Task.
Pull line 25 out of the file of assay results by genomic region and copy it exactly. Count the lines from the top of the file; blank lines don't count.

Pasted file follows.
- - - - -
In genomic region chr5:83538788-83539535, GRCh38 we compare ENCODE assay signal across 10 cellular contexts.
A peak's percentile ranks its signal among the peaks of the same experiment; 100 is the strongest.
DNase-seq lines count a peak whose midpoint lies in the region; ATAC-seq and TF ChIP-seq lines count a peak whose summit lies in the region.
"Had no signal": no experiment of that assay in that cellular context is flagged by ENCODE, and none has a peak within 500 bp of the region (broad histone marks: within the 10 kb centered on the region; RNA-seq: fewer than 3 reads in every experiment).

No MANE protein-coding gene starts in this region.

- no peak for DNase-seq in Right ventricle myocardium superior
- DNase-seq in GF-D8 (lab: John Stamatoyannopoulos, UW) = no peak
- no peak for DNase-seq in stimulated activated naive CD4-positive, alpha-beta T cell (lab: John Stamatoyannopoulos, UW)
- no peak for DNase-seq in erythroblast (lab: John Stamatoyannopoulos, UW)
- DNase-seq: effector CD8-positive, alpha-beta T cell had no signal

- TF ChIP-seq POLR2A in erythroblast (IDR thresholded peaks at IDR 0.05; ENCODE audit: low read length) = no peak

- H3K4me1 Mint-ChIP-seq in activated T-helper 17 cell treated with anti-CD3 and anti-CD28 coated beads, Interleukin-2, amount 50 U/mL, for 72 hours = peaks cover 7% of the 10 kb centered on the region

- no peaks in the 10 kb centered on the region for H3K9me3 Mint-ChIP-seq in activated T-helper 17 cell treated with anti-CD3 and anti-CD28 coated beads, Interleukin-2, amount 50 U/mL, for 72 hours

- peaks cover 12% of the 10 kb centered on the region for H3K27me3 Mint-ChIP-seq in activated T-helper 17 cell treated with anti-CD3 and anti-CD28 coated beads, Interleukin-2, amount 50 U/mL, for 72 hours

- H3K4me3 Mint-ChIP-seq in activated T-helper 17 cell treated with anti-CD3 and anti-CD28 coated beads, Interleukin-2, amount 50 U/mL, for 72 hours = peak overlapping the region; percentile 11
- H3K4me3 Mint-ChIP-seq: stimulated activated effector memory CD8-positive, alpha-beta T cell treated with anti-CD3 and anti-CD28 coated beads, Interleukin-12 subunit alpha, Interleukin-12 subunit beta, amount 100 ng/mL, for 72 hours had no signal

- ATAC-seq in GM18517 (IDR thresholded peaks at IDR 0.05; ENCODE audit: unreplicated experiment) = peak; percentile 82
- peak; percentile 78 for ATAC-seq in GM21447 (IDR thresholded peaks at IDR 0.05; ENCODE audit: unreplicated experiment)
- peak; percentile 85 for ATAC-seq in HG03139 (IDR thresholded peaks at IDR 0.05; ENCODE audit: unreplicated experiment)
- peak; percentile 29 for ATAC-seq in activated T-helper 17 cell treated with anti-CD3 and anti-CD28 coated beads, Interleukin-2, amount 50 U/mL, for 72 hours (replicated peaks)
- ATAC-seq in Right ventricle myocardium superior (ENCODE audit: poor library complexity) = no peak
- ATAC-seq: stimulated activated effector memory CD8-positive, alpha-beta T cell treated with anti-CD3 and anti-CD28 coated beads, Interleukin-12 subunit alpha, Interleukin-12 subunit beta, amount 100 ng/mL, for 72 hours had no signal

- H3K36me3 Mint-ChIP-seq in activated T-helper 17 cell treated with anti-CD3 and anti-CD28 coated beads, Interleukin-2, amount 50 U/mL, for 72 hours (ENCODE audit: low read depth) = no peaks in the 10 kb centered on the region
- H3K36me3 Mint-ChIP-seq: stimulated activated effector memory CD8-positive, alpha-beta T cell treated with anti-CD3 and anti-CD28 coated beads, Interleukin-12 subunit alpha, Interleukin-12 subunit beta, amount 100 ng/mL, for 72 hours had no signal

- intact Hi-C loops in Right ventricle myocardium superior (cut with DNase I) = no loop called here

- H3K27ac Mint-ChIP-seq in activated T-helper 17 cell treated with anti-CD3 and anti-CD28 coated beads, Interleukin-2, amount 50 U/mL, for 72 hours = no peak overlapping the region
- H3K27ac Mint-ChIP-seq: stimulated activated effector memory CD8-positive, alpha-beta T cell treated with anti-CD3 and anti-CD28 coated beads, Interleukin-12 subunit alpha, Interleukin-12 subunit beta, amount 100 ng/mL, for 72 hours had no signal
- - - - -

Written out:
- intact Hi-C loops in Right ventricle myocardium superior (cut with DNase I) = no loop called here